Again, leverage is a double edged sword. Commodity ETFs are, in my opinion, a much more diluted product when evaluated in the realm of comparisons to the underlying asset, like gold or crude oil. The flip side is that futures offer a pure link to the underlying asset, but the risk is that you are leveraging a position; therefore, even a small move in the commodity can produce a large gain or loss.
Tracking the Commodity
At this point, I think we have begun to dispel common misconceptions about ETF products; futures are the transparent product. An unfortunate characteristic of ETFs are how the instruments truly track a commodity’s performance. A majority of leveraged and non-leveraged funds use complex derivative strategies, like OTC swaps, as the basic infrastructure for mimicking movements in price. Investors are often referred to a complex prospectus that was written for lawyers by lawyers to disclose these activities.
Such strategies, though professionally managed, may create significantly more risk for investors and traders. Even the most professional of derivative traders make mistakes, such as JP Morgan’s “London Whale”. Knowledge of how your investment is structured should be of the utmost importance simply because you are dedicating your hard earned money to it.
Commodity ETFs attempt to parallel the performance of the commodity markets in three ways: Replication, Optimization, and Synthetic Replication. These concepts are intensive in nature, but we will cover the basics.
Replication is just buying the same assets as the underlying index and rebalancing when necessary. Optimization means investing in a subset of the underlying assets while sampling different components. Lastly, Synthetic Replication is a swap between the ETFs sponsor bank and the fund; thus swapping returns of the funds individual investments for the returns of the index.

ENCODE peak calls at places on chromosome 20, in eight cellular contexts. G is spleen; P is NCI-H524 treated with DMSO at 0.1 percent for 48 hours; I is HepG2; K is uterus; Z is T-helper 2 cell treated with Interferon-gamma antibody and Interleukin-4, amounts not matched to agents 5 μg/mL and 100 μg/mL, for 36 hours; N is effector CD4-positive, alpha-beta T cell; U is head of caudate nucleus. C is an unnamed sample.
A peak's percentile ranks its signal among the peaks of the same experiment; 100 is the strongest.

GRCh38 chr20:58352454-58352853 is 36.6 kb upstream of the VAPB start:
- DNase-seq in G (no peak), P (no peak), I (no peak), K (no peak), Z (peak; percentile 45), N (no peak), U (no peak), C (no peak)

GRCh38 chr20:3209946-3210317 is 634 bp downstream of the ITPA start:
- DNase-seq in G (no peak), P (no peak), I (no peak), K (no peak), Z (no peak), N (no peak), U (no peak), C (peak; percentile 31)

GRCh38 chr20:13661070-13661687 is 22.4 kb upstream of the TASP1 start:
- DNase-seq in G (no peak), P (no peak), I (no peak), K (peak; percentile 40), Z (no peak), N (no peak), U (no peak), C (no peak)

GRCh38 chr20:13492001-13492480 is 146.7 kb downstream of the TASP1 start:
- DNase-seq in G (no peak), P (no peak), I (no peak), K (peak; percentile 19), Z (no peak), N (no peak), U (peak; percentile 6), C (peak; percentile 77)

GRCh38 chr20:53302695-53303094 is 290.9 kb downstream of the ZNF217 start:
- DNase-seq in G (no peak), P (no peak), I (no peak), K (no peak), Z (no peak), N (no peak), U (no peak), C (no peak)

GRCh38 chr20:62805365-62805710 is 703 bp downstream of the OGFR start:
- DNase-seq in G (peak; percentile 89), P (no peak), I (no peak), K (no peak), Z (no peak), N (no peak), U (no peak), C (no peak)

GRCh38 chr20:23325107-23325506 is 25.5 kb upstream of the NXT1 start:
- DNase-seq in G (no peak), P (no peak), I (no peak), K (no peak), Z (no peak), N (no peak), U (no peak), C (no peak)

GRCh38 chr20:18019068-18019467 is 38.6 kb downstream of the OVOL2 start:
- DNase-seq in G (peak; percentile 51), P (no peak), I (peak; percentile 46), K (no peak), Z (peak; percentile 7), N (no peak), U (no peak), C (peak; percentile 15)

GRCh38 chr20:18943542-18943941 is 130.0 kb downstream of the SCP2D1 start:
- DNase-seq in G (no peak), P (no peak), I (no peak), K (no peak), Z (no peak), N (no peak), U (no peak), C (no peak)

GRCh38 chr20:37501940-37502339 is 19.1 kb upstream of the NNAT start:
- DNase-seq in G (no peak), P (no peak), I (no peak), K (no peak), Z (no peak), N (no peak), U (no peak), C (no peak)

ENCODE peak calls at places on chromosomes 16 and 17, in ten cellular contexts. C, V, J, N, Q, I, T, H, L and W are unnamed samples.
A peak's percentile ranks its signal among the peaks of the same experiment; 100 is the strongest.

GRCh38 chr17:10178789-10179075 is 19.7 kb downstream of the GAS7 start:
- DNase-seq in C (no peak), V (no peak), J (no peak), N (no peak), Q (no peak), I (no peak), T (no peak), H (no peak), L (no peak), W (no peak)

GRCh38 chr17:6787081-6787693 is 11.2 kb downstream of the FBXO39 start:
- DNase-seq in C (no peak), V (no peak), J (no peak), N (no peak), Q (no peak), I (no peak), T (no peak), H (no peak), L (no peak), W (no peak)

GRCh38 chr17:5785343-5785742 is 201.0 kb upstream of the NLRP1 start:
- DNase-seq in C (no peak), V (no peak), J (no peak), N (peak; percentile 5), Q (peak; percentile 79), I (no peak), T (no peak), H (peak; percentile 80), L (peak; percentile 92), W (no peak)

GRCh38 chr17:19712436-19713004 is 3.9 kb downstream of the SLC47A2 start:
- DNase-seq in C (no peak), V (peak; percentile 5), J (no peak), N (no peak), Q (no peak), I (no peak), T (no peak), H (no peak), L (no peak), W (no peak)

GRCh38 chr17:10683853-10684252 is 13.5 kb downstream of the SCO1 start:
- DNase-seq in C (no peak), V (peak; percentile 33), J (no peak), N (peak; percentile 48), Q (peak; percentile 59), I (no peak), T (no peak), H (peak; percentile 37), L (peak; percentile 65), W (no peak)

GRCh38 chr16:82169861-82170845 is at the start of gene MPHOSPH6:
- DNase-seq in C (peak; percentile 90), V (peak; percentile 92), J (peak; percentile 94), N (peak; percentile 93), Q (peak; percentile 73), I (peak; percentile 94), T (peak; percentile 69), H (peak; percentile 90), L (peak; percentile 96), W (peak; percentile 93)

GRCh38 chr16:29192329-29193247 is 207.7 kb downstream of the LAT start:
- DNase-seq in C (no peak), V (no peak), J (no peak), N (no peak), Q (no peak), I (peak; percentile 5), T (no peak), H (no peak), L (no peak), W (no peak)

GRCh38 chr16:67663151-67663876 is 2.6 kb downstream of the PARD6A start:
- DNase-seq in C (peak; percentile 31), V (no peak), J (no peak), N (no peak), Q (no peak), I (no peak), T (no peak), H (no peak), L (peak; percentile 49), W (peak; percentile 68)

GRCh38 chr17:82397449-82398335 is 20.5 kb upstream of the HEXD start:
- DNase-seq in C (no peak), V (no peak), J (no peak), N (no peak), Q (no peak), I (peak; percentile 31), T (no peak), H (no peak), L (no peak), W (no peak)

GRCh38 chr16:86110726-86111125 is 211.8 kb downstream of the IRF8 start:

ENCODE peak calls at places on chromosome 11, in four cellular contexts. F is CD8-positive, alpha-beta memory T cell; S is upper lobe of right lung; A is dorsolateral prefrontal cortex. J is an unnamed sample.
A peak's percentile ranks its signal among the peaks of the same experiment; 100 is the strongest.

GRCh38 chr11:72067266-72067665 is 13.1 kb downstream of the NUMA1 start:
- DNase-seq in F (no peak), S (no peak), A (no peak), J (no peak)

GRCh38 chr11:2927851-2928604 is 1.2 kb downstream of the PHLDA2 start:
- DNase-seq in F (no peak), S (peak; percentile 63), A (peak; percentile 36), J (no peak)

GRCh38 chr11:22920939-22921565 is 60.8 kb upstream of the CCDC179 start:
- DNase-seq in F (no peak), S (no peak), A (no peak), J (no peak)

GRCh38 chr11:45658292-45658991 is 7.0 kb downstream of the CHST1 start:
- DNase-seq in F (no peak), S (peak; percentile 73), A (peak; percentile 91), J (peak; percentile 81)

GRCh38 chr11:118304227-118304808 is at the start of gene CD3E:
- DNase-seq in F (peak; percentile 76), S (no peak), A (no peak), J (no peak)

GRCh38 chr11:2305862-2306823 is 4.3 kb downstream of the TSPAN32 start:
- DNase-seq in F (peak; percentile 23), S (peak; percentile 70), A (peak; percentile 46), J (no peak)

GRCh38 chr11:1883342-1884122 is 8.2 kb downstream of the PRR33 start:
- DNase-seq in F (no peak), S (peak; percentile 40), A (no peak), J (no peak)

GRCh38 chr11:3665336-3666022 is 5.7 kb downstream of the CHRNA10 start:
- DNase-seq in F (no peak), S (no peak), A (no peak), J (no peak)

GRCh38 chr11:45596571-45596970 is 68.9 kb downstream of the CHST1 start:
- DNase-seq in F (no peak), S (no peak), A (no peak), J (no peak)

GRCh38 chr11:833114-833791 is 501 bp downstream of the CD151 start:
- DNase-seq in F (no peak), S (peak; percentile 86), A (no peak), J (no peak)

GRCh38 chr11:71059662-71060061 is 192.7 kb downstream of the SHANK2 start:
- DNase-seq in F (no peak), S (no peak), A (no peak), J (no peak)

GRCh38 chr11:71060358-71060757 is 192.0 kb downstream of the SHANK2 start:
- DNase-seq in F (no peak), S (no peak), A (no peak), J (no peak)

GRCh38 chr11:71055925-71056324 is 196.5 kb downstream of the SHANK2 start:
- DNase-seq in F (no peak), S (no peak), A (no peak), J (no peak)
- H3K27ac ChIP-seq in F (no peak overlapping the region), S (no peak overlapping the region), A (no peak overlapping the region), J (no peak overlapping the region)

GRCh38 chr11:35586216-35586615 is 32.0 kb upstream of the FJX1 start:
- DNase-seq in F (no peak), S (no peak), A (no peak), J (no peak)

After getting through that definition, one has to ask the question, why not just invest in the actual commodity future? Why pay the fees, why dilute holdings and why use these synthetic investment vehicles when the real instruments are at your fingertips?
To be sure, there are substantial risks involved in investing in the futures markets, and futures are not right for everyone. Still, our job is to educate and shine a light on the facts so investors like you can make the best and most informed decision possible.
Discover how much you can save with futures with CME Group’s Equity Index Futures vs. ETFs Total Cost Analysis Tool
The Equity Index Futures vs. ETFs Total Cost Analysis Tool is designed to help you analyze the all-in costs of replicating the S&P 500 through equity index futures versus exchange-traded funds.
This tool focuses on three components of the total cost of trading – transaction, implementation and holding costs – and allows you to adjust inputs to fit your specific investment situation.
While this tool highlights the cost advantages of equity index futures relative to the corresponding ETFs, the calculations rely on a number of stated assumptions outlined in “The Big Picture: A Cost Comparison of Futures and ETFs,” which should be referenced with considering investment scenarios and costs.